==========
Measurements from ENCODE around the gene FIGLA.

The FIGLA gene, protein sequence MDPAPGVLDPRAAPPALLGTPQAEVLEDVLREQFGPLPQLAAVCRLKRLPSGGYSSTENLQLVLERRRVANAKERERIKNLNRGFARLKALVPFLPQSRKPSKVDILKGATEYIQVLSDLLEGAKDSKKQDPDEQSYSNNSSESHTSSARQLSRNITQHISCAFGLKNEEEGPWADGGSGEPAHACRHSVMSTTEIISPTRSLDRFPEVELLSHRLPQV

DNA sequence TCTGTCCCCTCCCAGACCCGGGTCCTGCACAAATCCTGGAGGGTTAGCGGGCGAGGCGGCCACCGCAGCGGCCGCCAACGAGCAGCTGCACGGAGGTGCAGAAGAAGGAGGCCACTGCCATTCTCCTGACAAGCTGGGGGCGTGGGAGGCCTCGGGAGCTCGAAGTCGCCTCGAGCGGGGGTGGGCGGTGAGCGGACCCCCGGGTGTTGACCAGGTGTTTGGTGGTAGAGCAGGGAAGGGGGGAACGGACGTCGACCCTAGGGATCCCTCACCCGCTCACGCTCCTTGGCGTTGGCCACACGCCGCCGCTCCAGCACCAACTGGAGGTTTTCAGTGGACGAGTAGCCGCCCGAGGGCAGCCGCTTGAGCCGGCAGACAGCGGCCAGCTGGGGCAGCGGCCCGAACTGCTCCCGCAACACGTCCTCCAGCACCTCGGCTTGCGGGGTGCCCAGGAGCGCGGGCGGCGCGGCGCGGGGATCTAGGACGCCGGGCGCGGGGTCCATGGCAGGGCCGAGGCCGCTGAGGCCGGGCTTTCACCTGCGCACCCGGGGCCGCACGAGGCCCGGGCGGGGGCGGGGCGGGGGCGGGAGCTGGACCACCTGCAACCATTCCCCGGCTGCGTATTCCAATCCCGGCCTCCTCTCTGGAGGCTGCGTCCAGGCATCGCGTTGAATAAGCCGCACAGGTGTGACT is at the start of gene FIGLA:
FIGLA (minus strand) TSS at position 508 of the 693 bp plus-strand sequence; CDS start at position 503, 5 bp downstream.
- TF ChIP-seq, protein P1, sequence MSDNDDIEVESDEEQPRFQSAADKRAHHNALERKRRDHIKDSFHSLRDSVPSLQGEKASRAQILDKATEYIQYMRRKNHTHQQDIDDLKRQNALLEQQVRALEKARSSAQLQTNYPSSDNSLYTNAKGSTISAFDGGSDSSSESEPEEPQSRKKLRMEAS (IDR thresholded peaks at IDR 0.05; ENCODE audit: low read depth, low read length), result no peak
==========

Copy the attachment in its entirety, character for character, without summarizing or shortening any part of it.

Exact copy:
Measurements from ENCODE around the gene FIGLA.

The FIGLA gene, protein sequence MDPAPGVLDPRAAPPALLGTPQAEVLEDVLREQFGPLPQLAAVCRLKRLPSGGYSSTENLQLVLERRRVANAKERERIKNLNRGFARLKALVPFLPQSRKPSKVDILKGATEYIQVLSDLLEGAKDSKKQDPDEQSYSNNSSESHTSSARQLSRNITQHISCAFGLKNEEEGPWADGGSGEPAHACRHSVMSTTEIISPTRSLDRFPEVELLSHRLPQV

DNA sequence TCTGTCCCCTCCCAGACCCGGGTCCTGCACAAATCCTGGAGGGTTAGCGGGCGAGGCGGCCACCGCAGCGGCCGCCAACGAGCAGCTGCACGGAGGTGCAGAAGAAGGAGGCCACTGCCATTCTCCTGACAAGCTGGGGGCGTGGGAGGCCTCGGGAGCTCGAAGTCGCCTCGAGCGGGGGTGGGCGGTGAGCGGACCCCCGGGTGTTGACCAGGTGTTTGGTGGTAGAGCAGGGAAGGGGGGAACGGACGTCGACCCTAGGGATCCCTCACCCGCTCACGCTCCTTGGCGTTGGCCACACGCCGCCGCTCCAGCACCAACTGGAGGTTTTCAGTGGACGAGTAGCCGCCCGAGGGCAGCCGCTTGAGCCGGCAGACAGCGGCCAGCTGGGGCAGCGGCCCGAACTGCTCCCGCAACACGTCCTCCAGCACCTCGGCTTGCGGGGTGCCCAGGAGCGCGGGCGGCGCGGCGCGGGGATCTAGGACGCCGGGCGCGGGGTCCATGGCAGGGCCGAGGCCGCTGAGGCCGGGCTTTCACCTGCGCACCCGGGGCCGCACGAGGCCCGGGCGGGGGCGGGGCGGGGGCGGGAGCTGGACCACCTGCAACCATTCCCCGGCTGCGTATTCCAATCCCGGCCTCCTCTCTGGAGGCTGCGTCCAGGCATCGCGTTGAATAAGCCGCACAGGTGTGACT is at the start of gene FIGLA:
FIGLA (minus strand) TSS at position 508 of the 693 bp plus-strand sequence; CDS start at position 503, 5 bp downstream.
- TF ChIP-seq, protein P1, sequence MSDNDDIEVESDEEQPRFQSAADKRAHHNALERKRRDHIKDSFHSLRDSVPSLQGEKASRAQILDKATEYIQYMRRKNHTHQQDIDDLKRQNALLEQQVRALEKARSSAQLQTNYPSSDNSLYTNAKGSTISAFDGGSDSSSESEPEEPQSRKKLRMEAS (IDR thresholded peaks at IDR 0.05; ENCODE audit: low read depth, low read length), result no peak